The satires explored in this volume are some of the trickiest poems of ancient Rome's trickiest poet. Horace was an ironist, sneaky smart, and prone to hiding things under the surface. His Latin is dense and difficult. The challenges posed by these satires are especially acute because their voices, messages, and stylistic habits are many, and their themes range from the poet's anxieties about the limits of satiric free speech in the first poem to the ridiculous excesses of an outrageously overdone dinner party in the last. For students working at intermediate and advanced levels of Latin, this book makes the satires of Horace's second book of Sermones readable by explaining difficult issues of grammar, syntax, word-choice, genre, period, and style. For scholars who already know these poems well, it offers fresh insights into what satire is, and how these poems communicate as uniquely 'Horatian' expressions of the genre.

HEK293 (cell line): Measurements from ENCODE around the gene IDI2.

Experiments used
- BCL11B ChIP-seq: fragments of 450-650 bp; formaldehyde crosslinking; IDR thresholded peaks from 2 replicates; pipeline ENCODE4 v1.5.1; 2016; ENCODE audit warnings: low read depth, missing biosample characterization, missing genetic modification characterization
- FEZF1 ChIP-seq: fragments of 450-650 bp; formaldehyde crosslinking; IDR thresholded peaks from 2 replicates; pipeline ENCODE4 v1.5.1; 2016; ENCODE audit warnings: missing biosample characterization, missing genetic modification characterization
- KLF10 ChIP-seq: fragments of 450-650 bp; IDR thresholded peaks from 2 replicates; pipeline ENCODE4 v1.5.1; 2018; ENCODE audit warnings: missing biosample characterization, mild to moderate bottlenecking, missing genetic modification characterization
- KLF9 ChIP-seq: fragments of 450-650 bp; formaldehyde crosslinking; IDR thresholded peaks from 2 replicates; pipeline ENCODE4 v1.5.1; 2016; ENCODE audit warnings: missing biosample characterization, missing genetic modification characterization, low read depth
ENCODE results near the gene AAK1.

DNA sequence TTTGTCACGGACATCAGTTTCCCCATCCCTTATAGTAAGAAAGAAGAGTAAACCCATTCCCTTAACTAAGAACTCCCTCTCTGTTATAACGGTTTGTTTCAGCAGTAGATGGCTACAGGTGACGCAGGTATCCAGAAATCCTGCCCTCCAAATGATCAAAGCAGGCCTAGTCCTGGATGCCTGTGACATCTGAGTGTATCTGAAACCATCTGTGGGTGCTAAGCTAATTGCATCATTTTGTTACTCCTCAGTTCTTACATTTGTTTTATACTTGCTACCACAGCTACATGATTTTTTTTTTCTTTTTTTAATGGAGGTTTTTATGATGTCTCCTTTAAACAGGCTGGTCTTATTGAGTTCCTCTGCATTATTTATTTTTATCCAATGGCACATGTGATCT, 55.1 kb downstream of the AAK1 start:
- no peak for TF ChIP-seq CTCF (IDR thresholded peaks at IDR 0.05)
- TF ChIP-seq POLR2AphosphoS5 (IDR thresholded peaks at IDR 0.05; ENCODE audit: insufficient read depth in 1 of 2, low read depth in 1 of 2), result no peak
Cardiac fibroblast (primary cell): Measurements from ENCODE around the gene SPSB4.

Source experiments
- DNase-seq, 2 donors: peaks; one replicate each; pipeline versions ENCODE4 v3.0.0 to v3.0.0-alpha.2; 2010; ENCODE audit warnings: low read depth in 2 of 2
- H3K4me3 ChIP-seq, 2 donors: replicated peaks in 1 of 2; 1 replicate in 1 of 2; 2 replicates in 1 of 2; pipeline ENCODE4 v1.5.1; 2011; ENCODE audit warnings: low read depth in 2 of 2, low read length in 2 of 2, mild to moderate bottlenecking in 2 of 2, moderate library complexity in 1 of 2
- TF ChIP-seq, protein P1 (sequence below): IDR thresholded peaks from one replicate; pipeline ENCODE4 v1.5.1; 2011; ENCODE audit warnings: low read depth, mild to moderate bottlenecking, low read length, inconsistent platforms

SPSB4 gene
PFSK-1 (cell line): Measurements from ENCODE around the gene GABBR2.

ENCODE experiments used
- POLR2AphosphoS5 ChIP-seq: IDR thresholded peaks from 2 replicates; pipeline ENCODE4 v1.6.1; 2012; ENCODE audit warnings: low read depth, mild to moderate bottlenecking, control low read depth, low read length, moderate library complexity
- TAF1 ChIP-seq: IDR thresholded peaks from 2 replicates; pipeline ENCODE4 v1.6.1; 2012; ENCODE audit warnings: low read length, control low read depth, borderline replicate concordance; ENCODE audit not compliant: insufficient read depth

Horace: Satires Book II
Introduction; Q. HORATI FLACCI SERMONUM LIBER SECUNDUS; Commentary.